In December 2019, the US and China reached a Phase One agreement, which mandates China to purchase additional imports from the US worth $200 billion in 2020 and 2021. This column shows that the most efficient way for China to increase imports from the US is to mimic the effects of an import subsidy. For agricultural products, this subsidy would need to be as high as 42% for 2020 and 59% for 2021 in order to meet the target. Such subsidies would divert agricultural imports away from other countries, especially decreasing Chinas imports from Australia and Canada.

Michèle Belot, Syngjoo Choi, Egon Tripodi, Eline van den Broek-Altenburg, Julian C. Jamison, Nicholas W. Papageorge, 24 July 2020

Almost all countries in the world have implemented drastic measures to contain the COVID-19 pandemic. This column documents the effects of the epidemic and containment measures using representative individual data on age and income from three Western and three Asian countries. Younger groups in all countries have been affected more, both economically and non-economically. Differences across income groups are less clear and less consistent across countries. The young are less compliant and supportive of the containment measures, no matter how hard they have been affected by them.

Dimitris Papanikolaou, Lawrence D.W. Schmidt, 23 July 2020

COVID-19 has massively disrupted the supply side of the world economy, shutting down entire industries. This column analyses how these disruptions affected different types of firms and workers by looking at how effectively different sectors can shift to remote work. While the major policy interventions in the US have treated all types of business as equivalent, industries which are not able to do their work remotely have been hit much harder than business that can. This cross-sectional dispersion shows up across a variety of measures, including changes in employment, revenue projections, likelihood of default, current liquidity, and stock returns. Going forward, aid that targets disrupted sectors may be a more cost-effective means to alleviate the impacts of COVID-19.

Egor Malkov, 22 July 2020

The lockdown measures have brought to light the importance of the nature of work. This column discusses how teleworkability and contact intensity of different jobs both shape the distribution of risks created by the pandemic. The existing distribution of working couples suggests that two-thirds of the US ‘dual-earner’ couples are exposed to greater intra-household contagion risk. About one-fourth are exposed to greater labour income risk. Patterns in skill requirements increase the likelihood of skill mismatch for the newly unemployed. These observations have direct policy implications whilst highlighting potential constraints on their effectiveness.

Qing Hu, Ross Levine, Chen Lin, Mingzhu Tai, 18 July 2020

The financial conditions facing parents can have effects on children’s education outcomes, both in terms of schooling and parental support at home. This column presents evidence from the US, arguing that changes in banking regulation across states can cause changes in the experience of children through a number of channels. These effects are not uniform across household income brackets and can be mitigated when there are other family members such as grandparents that are able to help children with their personal development.

Victor Chernozhukov, Hiro Kasahara, Paul Schrimpf, 15 July 2020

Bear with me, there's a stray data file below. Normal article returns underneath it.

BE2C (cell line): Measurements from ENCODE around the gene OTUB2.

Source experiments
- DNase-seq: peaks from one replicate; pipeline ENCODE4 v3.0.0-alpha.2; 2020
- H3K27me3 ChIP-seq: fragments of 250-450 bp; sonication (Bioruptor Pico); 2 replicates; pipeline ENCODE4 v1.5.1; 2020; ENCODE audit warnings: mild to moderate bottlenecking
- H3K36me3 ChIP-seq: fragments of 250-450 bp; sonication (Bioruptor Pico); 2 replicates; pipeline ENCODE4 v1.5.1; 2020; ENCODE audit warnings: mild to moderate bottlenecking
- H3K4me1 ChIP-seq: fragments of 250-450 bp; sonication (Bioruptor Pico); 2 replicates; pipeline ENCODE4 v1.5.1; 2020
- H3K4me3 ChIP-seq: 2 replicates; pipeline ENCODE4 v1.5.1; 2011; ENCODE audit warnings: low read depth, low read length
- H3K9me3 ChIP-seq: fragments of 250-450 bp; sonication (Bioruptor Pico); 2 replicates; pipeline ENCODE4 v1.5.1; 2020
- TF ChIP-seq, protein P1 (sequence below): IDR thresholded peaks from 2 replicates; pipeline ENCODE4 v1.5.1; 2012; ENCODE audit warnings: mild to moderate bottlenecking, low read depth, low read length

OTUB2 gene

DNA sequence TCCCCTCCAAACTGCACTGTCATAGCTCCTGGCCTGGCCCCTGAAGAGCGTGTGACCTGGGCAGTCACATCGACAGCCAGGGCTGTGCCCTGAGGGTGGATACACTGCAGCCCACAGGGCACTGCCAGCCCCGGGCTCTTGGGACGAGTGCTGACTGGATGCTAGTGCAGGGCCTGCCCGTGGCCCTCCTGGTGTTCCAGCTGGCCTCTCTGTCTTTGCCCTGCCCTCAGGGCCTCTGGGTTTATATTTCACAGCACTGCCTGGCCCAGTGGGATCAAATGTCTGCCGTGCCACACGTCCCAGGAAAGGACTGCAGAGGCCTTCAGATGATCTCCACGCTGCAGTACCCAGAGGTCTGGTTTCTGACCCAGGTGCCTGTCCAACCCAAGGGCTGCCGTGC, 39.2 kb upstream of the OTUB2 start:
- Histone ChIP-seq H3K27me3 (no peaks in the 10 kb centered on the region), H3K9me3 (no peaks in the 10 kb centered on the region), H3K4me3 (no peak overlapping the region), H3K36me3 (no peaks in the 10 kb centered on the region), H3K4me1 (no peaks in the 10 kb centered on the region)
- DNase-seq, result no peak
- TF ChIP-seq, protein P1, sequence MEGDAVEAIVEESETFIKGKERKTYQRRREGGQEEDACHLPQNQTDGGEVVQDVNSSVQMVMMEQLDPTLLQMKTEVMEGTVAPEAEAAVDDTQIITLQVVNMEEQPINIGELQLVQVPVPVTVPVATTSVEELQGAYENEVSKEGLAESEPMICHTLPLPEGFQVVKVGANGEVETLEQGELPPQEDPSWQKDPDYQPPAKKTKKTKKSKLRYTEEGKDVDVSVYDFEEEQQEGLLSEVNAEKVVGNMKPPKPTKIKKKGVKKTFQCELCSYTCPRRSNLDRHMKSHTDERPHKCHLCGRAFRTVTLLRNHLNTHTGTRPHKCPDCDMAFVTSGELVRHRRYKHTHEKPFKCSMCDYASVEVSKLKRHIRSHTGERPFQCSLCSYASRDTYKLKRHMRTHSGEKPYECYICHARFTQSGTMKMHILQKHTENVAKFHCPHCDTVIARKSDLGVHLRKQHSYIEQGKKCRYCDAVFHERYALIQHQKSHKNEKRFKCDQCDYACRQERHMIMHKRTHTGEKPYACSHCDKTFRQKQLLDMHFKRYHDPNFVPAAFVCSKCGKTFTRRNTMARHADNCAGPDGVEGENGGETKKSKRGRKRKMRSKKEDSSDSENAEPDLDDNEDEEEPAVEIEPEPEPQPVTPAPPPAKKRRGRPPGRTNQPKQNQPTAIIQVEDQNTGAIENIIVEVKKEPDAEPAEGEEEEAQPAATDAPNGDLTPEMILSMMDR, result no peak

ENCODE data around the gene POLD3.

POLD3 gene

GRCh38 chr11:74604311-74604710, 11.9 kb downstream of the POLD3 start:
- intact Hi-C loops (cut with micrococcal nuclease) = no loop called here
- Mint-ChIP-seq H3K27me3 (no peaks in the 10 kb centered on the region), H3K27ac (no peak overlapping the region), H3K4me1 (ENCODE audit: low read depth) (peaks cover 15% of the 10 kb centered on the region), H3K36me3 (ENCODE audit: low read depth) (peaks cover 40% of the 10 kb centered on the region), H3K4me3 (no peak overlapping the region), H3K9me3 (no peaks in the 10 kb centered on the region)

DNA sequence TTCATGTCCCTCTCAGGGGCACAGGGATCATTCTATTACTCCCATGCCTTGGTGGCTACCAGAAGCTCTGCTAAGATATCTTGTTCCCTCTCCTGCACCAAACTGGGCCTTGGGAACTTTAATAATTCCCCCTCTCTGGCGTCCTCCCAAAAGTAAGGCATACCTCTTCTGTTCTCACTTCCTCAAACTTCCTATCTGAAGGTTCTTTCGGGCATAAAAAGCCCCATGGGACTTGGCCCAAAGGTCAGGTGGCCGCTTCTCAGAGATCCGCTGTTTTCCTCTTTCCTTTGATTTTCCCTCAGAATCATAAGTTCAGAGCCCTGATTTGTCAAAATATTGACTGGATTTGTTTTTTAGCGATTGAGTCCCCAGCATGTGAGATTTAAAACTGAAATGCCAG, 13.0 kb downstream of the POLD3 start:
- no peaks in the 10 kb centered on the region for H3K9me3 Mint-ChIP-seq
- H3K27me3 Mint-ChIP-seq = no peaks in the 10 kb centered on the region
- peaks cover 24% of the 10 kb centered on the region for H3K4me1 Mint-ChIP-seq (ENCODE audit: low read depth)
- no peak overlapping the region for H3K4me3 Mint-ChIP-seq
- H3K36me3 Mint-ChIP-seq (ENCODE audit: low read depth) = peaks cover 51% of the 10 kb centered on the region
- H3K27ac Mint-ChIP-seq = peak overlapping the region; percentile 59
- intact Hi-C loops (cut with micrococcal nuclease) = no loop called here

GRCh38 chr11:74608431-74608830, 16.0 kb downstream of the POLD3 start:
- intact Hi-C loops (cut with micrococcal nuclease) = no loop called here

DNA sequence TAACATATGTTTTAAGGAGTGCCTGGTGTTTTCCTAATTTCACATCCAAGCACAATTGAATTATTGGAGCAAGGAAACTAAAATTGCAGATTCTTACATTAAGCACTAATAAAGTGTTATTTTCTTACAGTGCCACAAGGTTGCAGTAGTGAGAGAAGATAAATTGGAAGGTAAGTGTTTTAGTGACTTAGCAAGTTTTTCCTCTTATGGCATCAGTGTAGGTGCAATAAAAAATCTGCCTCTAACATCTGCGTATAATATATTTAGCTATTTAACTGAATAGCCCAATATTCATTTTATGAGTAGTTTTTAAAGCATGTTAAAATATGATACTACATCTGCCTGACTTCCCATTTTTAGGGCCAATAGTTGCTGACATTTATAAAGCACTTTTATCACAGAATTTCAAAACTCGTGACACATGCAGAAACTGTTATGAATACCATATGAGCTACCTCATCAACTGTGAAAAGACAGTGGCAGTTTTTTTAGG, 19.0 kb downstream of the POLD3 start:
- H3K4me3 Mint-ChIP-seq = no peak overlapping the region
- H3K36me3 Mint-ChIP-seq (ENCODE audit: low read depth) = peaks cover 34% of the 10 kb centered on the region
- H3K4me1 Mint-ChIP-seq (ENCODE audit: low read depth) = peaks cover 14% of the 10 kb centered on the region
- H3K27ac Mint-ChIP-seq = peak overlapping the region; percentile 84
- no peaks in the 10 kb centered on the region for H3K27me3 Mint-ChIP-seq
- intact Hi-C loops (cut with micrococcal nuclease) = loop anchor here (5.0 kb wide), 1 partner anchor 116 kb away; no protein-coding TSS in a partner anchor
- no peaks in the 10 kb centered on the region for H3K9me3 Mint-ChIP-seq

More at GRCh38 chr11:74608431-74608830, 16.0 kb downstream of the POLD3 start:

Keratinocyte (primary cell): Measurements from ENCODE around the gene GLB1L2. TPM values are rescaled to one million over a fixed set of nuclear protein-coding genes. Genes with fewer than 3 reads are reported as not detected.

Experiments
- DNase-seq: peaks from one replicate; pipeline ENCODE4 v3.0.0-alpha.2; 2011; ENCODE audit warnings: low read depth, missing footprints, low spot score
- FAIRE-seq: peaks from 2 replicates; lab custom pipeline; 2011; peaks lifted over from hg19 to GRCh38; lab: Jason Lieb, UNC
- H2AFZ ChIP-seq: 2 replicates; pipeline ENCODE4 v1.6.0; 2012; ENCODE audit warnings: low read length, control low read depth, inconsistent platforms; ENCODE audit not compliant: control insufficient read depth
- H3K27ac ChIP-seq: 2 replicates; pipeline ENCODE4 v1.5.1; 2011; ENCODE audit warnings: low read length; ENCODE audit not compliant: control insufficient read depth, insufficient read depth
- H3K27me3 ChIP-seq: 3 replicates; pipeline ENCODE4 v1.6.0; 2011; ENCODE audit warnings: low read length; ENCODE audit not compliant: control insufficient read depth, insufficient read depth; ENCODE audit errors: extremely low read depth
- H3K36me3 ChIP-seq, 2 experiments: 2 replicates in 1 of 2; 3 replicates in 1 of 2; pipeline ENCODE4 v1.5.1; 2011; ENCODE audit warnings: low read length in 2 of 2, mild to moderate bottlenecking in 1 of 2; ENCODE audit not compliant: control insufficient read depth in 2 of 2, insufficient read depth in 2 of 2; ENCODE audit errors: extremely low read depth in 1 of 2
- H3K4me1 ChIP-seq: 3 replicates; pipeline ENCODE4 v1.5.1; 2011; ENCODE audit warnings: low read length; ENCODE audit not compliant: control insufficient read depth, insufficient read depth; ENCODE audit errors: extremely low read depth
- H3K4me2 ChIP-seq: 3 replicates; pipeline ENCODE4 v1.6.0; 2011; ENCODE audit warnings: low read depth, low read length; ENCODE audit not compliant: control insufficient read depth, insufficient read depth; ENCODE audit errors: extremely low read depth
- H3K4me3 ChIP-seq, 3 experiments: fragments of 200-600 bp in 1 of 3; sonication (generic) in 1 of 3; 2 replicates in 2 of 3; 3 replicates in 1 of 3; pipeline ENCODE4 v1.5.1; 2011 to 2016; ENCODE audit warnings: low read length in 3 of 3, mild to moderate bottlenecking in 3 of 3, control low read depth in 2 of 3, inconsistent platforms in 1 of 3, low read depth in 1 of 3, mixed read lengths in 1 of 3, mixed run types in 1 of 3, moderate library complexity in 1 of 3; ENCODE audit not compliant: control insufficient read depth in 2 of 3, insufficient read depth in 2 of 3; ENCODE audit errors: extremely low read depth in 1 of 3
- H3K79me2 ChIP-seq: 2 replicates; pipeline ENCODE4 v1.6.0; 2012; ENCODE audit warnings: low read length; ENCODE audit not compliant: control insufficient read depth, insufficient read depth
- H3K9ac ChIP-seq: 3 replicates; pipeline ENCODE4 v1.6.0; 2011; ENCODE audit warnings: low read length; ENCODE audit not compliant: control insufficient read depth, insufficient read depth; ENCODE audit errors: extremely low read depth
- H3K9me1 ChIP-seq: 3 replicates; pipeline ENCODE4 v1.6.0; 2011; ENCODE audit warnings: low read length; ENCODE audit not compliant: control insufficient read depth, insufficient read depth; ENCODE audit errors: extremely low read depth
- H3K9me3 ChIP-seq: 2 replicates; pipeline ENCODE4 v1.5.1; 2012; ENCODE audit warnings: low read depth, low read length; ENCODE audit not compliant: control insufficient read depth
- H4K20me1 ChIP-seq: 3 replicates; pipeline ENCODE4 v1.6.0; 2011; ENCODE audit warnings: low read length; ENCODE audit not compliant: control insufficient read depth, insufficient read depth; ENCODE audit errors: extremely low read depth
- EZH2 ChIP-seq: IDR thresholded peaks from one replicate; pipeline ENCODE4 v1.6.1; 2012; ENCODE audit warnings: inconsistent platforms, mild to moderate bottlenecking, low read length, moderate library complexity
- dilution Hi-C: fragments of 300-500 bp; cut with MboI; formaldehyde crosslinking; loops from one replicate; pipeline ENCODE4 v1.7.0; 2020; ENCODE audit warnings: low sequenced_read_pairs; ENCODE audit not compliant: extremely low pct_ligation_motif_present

Faced with COVID-19, people rationally and voluntarily respond to information on risks, making it difficult to distinguish the effect of containment policies from that of voluntary behavioural responses. This column examines the effect of mandatory mask policies on COVID-19 cases and deaths in the US. If the US had on 1 April 2020 universally mandated that employees of public-facing businesses use masks, there could have been nearly 40% fewer deaths by the start of June. Containment policies had a large impact on the number of COVID-19 cases and deaths, directly by reducing transmission rates and indirectly by constraining people’s behaviour, and account for roughly half the observed change in the growth rates of cases and deaths.

Jose Maria Barrero, Nicholas Bloom, Steven Davis, 14 July 2020

One of the most urgent economic impacts of the Covid-19 crisis is on labour markets. Widespread job losses, drastic increases in unemployment benefit claims, and the rise of working from home have dominated the discussion during the pandemic so far. This column presents evidence from the US, arguing that the pandemic itself represents reallocation of labour within the economy. As different sectors and occupations are hit with variable severity, the authors argue that policymakers should be wary of this variation, responding with policies that will hold firm over time.

Peter Petri, Michael Plummer, 09 July 2020

The US-China trade war has negatively affected global growth and trade prospects, redirecting supply chains and leading to inefficiencies. However, this column suggests that emerging mega-regional trade agreements, including the Comprehensive and Progressive Agreement on Trans-Pacific Partnership and the Regional Comprehensive Economic Partnership, have the potential to compensate for the trade war by reducing regional costs. Such agreements are likely to lead to deeper integration within Asia, especially among Japan, China, and Korea. They could also trigger further economic distancing between Asia and the US, and a large increase in the influence of China.

Ulrich J. Eberle, Vernon Henderson, Dominic Rohner, Kurt Schmidheiny, 09 July 2020

Urbanisation is a major driver of economic development. Agglomeration forces that make cities productive and dispersion forces that limit their growth have been extensively studied, but the effect of ethnolinguistic diversity has been largely overlooked. This column shows that more diverse regions tend to experience more social tensions and conflict, less urbanisation, less urban concentration, and hence potentially less economic growth. This effect is however more confined to intermediate political regimes like fragile democracies, whereas a mature degree of democracy helps to defuse the negative impact of diversity on urbanisation.

Giovanni Facchini, Brian Knight, Cecilia Testa, 07 July 2020

The disproportionate arrest rates of black Americans is well established, but the relationship between racist police practices and political accountability is not. This column examines whether black voter turnout – which soared following the Voting Rights Act of 1965 – affected police departments in the southern US. It finds that an historically oppressed minority’s enfranchisement can lead to their improved treatment by police, but only when the chief law enforcement officers in a district are elected rather than appointed. While historical in nature, the findings have significant policy implications given ongoing debates about policing, race, and voting.